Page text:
Using Jekyll with Bundler
Bundler provides a consistent environment for Ruby projects by tracking and installing the exact gems and versions that are needed.
Bundler can be a great tool to use with Jekyll. Because it tracks dependencies on a per-project basis, it is particularly useful if you need to run different versions of Jekyll in different projects.
In addition, because it can (optionally) install dependencies in the project
folder, it can help you avoid permissions issues you might otherwise run into.
The usual way to use Jekyll is to install Jekyll to the system’s default gem
installation directory and then run
jekyll new. In this tutorial, we’ll show
you how to create a new Jekyll project using Bundler and without installing gems
outside the project directory.
This is not the simplest way to start using Jekyll
This tutorial helps you get Jekyll set up using Bundler, and optionally without any system-wide gem installations. If prefer installing the jekyll command to your default gem installation directory, you might want the Quickstart.
Before You Begin
To complete this tutorial, you’ll need to have Ruby and Bundler installed. You can find the installation instructions on their websites.
The first thing to do is create a new directory for your project and run
bundle init. This creates a new Bundler project (by creating an empty
mkdir my-jekyll-website cd my-jekyll-website bundle init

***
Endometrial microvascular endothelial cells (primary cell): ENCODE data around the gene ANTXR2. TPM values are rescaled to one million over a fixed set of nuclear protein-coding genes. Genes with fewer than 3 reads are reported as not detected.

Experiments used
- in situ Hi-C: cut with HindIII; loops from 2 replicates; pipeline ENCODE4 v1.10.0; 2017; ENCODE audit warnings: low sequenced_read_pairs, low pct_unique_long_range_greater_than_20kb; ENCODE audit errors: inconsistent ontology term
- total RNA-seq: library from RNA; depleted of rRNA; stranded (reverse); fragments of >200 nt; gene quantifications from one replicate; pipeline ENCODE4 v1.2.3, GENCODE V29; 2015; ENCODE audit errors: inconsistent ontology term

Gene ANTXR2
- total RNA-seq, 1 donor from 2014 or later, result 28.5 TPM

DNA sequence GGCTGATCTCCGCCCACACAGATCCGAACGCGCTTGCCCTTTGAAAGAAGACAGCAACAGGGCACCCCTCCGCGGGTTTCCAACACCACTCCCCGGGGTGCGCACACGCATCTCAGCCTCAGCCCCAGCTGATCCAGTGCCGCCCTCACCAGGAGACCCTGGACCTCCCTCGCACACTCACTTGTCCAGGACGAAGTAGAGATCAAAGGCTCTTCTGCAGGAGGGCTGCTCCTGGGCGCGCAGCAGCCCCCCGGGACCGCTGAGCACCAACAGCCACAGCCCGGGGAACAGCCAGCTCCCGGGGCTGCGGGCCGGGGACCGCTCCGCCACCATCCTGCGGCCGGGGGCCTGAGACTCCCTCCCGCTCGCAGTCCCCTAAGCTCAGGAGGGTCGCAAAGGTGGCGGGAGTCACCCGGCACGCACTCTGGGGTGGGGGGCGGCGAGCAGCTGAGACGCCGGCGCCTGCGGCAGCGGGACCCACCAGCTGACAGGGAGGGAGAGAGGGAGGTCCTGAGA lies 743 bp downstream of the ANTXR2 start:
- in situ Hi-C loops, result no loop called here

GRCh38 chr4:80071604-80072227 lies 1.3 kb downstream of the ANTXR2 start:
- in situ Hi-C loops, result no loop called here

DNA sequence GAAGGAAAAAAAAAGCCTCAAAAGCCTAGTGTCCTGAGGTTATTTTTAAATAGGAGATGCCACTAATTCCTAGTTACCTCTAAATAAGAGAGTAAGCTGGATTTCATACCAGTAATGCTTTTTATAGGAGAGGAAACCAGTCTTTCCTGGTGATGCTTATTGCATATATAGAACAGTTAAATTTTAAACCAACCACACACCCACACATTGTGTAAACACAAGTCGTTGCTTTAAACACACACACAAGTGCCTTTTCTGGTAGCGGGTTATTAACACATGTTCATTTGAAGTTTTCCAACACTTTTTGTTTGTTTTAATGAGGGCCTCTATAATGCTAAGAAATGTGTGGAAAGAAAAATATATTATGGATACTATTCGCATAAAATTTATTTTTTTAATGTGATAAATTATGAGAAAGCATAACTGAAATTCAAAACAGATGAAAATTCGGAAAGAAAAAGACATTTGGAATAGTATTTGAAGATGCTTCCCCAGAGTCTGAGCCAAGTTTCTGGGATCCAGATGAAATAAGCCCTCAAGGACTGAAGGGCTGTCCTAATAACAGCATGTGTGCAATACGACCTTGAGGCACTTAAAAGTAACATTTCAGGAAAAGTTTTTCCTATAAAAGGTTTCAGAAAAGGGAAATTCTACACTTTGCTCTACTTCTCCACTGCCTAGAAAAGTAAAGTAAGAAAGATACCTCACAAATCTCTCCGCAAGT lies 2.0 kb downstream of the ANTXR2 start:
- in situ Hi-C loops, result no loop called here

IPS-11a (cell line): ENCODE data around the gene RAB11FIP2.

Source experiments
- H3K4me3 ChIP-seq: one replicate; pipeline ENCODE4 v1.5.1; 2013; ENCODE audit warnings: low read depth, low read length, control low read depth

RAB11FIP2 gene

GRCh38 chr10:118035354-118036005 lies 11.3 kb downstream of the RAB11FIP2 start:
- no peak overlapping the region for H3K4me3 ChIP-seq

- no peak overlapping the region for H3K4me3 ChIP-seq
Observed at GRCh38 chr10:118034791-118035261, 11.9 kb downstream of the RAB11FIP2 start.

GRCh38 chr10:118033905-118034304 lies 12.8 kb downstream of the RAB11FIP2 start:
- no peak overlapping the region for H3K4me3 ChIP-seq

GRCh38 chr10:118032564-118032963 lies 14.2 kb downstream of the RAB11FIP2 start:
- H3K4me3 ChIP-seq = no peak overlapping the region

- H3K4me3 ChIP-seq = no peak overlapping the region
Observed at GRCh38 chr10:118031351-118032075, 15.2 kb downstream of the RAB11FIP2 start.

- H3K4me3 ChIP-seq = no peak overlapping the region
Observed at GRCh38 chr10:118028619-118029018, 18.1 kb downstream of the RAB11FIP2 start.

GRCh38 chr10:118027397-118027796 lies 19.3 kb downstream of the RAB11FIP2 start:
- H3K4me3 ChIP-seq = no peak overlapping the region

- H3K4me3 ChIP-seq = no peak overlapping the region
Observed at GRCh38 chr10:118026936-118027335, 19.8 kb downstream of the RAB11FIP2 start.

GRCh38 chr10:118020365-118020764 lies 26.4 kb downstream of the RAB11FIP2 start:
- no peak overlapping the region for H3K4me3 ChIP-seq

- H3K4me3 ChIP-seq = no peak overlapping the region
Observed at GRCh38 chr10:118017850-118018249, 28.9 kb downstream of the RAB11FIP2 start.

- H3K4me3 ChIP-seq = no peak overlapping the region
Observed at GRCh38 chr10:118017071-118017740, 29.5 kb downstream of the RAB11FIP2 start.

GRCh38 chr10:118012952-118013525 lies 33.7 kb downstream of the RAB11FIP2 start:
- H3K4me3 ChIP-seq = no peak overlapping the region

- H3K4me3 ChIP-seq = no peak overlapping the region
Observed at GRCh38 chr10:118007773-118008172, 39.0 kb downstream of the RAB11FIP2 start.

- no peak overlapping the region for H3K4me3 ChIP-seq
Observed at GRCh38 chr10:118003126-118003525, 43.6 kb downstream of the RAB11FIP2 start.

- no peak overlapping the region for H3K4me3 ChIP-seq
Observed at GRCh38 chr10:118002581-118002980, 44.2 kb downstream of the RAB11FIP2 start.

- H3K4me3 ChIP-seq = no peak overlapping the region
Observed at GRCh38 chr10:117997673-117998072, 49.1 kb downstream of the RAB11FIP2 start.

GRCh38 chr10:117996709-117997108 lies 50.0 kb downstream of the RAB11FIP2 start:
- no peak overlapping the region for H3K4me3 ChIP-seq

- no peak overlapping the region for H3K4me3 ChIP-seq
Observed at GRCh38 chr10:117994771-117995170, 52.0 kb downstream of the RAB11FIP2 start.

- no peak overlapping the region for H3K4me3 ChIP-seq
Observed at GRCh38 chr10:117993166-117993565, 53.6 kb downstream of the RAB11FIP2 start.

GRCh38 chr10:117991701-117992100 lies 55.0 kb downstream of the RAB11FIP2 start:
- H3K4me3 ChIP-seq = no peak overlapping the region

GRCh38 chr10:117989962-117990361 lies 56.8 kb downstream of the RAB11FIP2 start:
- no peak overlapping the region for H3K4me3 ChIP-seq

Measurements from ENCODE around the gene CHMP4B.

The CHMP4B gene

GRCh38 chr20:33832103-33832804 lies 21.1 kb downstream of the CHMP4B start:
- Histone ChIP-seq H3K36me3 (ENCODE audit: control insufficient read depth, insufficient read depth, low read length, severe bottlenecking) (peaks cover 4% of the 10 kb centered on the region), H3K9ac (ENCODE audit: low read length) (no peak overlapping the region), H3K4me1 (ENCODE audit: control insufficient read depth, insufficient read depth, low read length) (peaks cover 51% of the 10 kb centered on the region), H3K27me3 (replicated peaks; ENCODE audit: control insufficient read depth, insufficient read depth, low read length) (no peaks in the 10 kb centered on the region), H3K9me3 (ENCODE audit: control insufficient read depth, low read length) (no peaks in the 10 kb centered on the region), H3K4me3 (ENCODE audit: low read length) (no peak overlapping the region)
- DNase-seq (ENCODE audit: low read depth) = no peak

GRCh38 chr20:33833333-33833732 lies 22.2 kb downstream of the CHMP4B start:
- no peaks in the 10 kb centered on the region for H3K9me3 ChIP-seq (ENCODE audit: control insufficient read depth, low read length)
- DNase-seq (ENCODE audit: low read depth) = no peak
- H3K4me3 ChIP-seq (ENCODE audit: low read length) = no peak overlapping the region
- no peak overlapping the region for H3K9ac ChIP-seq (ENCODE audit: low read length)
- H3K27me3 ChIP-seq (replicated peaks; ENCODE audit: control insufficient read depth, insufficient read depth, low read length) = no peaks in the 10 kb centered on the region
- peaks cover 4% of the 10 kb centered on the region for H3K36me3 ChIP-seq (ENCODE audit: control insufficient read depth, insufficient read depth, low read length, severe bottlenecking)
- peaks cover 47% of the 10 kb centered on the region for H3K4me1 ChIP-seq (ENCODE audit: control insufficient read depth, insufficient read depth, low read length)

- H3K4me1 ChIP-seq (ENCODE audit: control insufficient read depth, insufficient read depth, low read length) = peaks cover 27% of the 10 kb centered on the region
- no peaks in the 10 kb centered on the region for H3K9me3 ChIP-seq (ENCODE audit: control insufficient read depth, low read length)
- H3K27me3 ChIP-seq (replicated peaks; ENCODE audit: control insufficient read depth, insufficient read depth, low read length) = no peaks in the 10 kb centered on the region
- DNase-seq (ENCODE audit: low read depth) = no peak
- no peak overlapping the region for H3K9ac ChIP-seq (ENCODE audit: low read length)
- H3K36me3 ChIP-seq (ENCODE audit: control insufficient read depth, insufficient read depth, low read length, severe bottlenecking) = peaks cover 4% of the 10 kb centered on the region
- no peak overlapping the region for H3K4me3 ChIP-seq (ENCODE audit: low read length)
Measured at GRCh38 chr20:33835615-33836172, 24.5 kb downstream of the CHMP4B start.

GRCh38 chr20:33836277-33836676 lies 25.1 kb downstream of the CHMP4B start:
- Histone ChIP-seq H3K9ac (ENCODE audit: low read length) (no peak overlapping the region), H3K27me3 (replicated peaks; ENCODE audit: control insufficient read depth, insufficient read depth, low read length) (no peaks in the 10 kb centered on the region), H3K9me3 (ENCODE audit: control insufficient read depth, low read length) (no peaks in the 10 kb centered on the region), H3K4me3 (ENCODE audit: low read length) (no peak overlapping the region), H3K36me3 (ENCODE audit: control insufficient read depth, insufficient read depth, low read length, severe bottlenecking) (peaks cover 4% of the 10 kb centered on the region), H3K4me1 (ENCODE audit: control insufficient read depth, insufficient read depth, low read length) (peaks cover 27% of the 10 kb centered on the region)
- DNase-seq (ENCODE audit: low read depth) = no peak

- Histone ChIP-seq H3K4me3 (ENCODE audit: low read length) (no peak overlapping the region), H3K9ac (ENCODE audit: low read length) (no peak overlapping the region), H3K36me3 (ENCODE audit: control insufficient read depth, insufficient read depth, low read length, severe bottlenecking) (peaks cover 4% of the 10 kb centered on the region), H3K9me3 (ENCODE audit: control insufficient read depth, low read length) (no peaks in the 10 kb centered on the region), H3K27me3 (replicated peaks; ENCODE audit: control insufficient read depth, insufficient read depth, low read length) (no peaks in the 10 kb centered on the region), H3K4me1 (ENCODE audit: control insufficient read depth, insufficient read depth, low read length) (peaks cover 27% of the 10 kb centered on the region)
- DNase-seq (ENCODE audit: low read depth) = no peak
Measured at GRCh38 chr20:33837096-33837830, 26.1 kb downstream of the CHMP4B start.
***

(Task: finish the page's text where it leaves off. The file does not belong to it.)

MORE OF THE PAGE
Configure Bundler Install Path
This step is optional. In this step, we’re going to configure Bundler to install
gems in the
./vendor/bundle/ project subdirectory. The advantage of doing this
is that bundler will install gems within your project folder instead of the
location used by
gem install. This can help you avoid permissions errors you
might otherwise get during gem installation, depending how you installed Ruby.
If you skip this step, Bundler will install your dependencies to the location
bundle config set --local path 'vendor/bundle'
Bundler Config is Persistent
This step is only required once per project. Bundler saves your config in
./.bundle/config, so future gems will be installed to the same
Now, we’re going to use Bundler to add Jekyll as a dependency of our new
project. This command will add the Jekyll gem to our Gemfile and install it to
./vendor/bundle/ folder (or your default gem installation directory if you
didn’t set a custom path).
bundle add jekyll
Create A Jekyll Scaffold
Now that Jekyll is installed, we can use it to create the scaffolding for our
site. We need the
--force parameter because our folder isn’t empty - it
already has some Bundler files in it. We run the
bundle install separately
because Jekyll gets confused if the Gemfile already exists.
bundle exec jekyll new --force --skip-bundle . bundle install
Serve the Site
Your new website is ready! You can serve the website with
bundle exec jekyll serve and visit it at
http://127.0.0.1:4000. From here, you’re ready to
continue developing the site on your own. All of the normal Jekyll commands are
available to you, but you should prefix them with
bundle exec so that Bundler
runs the version of Jekyll that is installed in your project folder.
Commit to Source Control
If you’re storing your new site in version control, you’ll want to ignore the
./.bundle/ folders since they contain user- or
platform-specific information. New users will be able to install the correct
dependencies based on
Gemfile.lock, which should both be checked
in. You can use this
.gitignore to get started, if you want.
# Ignore metadata generated by Jekyll _site/ .sass-cache/ .jekyll-cache/ .jekyll-metadata # Ignore folders generated by Bundler .bundle/ vendor/